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ADHD | ADD - Part 2 Helping Attention Deficit Hyperactivity Disorder

John Gray

In the past, many people believed symptoms of ADHD commonly go away as we move out of childhood and into adulthood. I have observed the opposite in my clients. In childhood, ADHD shows up in more obvious ways but as our brains continue to develop and our coping skills increase, the condition causing ADHD in childhood continues on, often unacknowledged but inhibiting our potential for personal fulfillment.

Here are some of the new challenges caused by ADHD at six major stages of brain development and maturity:

Stage 1 Children experience different degrees of trauma related to learning and behavior challenges.

Stage 2 Teens experience new social challenges including isolation, bullying, body image, obesity and addictions. While violence and video addiction is increasing in boys, girls are experiencing more body image problems and bullying. Boys experience late puberty and girls experience early puberty.

Stage 3 Young adults experience a failure to launch, increasing depression, anxiety and an inability to commit in relationships. Girls complain boys are unwilling to make commitments and some boys report girls are too sexually aggressive.

Stage 4 Adults experience an increasing inability to manage stress levels, which in turn leads to dissatisfaction in relationships, overwhelm, exhaustion and divorce.

Stage 5 At midlife, aging adults face some version of the “midlife crisis” which includes boredom in relationships, depression based on regret, and/or boredom with work and a longing to quit and retire.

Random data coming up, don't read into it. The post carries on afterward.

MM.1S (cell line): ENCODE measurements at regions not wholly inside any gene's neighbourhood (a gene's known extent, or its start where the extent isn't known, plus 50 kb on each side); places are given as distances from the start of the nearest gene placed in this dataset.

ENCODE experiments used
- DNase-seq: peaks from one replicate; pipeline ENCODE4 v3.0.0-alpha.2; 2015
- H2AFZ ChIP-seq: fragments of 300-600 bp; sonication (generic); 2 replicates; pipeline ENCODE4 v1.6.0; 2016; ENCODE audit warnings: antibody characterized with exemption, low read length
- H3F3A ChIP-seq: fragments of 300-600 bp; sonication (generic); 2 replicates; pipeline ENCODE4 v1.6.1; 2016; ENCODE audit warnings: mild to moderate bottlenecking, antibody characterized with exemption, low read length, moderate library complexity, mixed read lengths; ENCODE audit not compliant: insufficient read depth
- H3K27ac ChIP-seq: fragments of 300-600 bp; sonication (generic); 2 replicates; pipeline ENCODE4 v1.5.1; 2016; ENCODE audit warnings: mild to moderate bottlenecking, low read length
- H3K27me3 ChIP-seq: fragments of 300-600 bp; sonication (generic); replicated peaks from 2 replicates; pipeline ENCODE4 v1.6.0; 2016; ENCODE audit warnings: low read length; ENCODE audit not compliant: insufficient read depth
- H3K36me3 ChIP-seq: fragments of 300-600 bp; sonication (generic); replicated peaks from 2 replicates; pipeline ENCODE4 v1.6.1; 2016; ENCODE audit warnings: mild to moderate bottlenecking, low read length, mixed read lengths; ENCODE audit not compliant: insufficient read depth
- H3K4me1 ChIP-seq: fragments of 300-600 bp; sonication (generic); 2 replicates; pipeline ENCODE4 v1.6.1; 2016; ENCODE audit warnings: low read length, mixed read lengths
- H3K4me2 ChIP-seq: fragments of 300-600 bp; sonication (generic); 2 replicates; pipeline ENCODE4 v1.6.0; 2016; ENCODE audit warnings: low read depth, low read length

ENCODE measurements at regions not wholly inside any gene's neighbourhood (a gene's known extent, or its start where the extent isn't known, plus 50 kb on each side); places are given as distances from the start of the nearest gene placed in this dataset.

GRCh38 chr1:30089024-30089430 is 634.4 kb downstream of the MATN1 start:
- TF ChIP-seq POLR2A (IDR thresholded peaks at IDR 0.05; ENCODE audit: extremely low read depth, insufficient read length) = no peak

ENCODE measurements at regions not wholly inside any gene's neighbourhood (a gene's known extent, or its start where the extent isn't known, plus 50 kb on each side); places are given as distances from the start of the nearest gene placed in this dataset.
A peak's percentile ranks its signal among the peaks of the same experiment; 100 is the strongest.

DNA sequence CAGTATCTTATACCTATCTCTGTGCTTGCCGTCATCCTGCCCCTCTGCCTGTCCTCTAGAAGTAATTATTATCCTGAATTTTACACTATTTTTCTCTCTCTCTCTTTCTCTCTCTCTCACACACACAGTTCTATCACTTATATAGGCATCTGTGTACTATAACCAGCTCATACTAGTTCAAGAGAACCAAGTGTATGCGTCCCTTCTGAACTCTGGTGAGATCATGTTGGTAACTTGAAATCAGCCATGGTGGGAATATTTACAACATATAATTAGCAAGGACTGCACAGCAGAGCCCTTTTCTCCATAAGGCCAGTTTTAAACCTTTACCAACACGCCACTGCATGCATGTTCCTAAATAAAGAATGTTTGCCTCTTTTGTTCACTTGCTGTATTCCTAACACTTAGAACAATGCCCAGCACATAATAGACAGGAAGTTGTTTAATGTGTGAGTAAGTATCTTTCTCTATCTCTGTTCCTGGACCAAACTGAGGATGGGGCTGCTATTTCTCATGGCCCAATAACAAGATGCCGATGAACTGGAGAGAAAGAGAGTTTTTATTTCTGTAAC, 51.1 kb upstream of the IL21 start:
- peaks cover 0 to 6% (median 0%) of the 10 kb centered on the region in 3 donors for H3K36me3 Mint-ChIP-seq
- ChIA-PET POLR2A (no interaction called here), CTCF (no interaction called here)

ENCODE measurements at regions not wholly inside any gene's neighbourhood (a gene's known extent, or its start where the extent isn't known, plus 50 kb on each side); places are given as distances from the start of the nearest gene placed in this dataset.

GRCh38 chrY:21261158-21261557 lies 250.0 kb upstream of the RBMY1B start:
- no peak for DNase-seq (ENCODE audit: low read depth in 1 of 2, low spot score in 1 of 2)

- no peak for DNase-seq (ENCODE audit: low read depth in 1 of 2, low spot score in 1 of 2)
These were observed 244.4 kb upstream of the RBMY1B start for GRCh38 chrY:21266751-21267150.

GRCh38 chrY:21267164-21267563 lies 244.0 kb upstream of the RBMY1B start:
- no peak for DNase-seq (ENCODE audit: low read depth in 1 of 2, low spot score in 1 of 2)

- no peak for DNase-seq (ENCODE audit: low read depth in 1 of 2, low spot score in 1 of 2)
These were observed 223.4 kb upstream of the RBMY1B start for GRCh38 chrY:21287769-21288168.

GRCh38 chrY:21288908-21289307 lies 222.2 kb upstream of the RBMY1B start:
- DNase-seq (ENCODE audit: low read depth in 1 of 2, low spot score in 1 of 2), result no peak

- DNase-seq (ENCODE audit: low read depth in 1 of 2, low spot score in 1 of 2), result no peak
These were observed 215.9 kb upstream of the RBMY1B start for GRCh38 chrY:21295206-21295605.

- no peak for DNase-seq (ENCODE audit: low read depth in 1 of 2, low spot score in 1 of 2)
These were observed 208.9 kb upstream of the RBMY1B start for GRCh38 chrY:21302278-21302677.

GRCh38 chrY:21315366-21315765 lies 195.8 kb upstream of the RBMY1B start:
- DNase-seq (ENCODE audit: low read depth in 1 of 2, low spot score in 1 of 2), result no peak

Stage 6 Elders today experience unprecedented levels of modern diseases that were previously not common including diabetes, heart disease, cancer, Parkinson’s disease, dementia and Alzheimer’s disease.

At each stage, if ADHD is not healed it continues on in new and different ways. The childhood symptoms shift into teenage symptoms and so on. The symptoms of each stage remain to some degree but are overlooked or suppressed as new coping mechanisms emerge.

Lets explore common coping mechanisms of ADHD that may emerge according to the four temperaments I define in my first book of the three-part series, Staying Focused In A Hyper World: Creative, Responsible, Bold, and Sensitive.


Coping Mechanisms for Creative Children
At puberty, children with a creative temperament who are hyper-focused on seeking new stimulation may no longer be spaced out, bored or distracted in classrooms. Instead they learn to cope by creating a kind of tunnel vision or focus that allows them to excel at one thing but limits their ability to enjoy other interests. With great enthusiasm they may start new projects but quickly loose interest, procrastinate or not follow through.

As adults in relationships, they can be hyper focused on loving their partner in the beginning but may just as quickly lose interest, moving on to a new partner or a new focus that provides a new challenge. They tend to be hot and cold in their relationships. They may not realize their lack of commitment in a relationship is a symptom of ADHD but feel they have just lost that loving feeling and have no idea why. 2.


Coping Mechanisms for Responsible Children
A child at puberty with a responsible temperament who is hyper-controlling may stop resisting change but as a teenager they may become obsessed with being perfect. They may become high achievers but never feel good enough. They may also become overly stubborn, rebellious or defiant. On the other hand they may compensate by becoming obedient to the wishes of other or their parents. They may become excessively vulnerable to peer pressure. As adults they may climb the ladder of success and eventually discover they were climbing up the wrong wall.